Task force endorses tribe’s choice of site

Published 12:00 am Friday, October 4, 2002

The Mattanock Town Joint Task Force will be recommending to the Suffolk City Council that the Nansemond Indian Tribe’s proposed cultural center be located at Lone Star Lakes.

The 16 task force members who visited two proposed sites – Lone Star in Chuckatuck and the former Naval Transmitter Station on Sleepy Hole Road -on Thursday were unanimous in their recommendation.

Last winter, the tribe approached City Council with a proposal to build Mattanock Town, a $5.3 million cultural arts center that would include a replica of an authentic Indian village. The tribe asked the city to turn over approximately 100 acres of property on Cedar Creek to be used for the project.

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Two months ago, council appointed the task force to further study the proposal, including looking at several possible alternate sites for the village.

Assistant City Manager Steve Herbert, who co-chairs the task force with Nansemond Chief Barry Bass, initially believed that pros and cons of each site put them on equal footing.

‘But there was no contest today,&uot; said Herbert, after seeing both sites &uot;Driver is a great asset for the city but in terms of this project, to my mind, there is only one location.

&uot;Lone Star best fits the objectives (set by council).

&uot;We’ll have to deal with the marina. That’s a reality,&uot; he said. &uot;We’ll have to reconfigure some things to accommodate the Indian village and the marina.&uot;

Bass said he believes the marina and tribe’s cultural center can easily co-exist – even complement one another. &uot;We could do that without a problem,&uot; he said.

Herbert is referring to a 250-slip marina that the city eventually plans to build on the Nansemond River at Lone Star.

Task force members say they hope to meet with an archeologist and review tourism feasibility study when the group meets later this month.

Later this fall, the task force is expected to report its recommendations to the City Council. Council will make the final decision on whether to proceed with plans for Mattanock at Lone Star.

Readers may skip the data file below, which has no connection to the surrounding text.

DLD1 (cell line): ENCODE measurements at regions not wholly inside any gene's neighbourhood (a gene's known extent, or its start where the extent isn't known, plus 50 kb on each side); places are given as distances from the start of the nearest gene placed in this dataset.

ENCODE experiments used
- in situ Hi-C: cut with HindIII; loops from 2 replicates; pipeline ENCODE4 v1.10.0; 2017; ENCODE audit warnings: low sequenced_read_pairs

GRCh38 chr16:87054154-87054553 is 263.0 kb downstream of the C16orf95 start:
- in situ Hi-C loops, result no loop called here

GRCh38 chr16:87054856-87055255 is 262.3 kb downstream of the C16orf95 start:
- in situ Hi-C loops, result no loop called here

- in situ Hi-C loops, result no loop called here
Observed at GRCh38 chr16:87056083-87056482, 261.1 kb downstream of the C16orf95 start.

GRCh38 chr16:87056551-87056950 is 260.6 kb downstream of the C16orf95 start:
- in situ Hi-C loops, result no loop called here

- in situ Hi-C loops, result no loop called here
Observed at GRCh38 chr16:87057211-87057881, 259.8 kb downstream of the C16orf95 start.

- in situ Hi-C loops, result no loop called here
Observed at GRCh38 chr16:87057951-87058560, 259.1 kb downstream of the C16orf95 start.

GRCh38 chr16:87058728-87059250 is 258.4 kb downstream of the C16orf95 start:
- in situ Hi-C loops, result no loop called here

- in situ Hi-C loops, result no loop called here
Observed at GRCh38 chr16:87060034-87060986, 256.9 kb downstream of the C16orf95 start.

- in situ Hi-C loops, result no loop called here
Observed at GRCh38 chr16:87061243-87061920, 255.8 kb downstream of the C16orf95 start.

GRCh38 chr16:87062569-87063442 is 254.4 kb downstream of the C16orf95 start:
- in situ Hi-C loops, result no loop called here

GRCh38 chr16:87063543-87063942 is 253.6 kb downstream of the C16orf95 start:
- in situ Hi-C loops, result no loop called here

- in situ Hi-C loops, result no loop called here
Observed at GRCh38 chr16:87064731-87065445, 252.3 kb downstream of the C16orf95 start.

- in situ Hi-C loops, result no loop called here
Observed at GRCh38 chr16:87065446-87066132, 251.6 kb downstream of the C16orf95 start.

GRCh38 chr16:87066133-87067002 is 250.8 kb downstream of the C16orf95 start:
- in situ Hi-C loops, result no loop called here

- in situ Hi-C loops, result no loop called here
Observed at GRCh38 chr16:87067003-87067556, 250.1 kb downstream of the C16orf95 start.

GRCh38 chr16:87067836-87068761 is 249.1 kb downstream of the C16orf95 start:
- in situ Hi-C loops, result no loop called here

If the council endorses the plan for Mattanock Town, the tribe can move ahead with its plans to acquire grants that tribal representatives believe would fund most of the project.

Bass estimated it would take six months to a year to establish a foundation to handle fund-raising efforts and begin applying for the grants.

&uot;We have been focusing on getting it ready for 2007 so Suffolk will have it as a tourist draw for Jamestown 2007,&uot; said Bass, referring to the Jamestown’s upcoming 400th anniversary festivities. &uot;That’s why we are so anxious to get started.&uot;

Mattanock Town’s primary mission will be education, he said.

&uot;We want to educate the public, as well as our own people, on what our people had to go through,&uot; Bass said. &uot;History books would make you believe the Nansemonds were here until Jamestown came along, …and then simply disappeared. That is not true.

&uot;We want to dispel stereotypes about the Nansemond tribe.&uot;

Tourism Director Lynette Brugeman, also a task force member, said that Hampton Roads’ 1.5 million residents would be the immediate market for Mattanock Town. Most of the appeal would be for the region’s 271,000 school-aged children and 38,000 scouts, she said.

Attendance at the Nansemond’s powwows, which have been held at Lone Star for more than a decade, has consistently grown, she said.

&uot;With little or no marketing, the Nansemonds drew 7,500 people to the two-day festival this year,&uot; said Brugeman. &uot;If it was really promoted, there is a good possibility of bringing an even greater number of people here.&uot;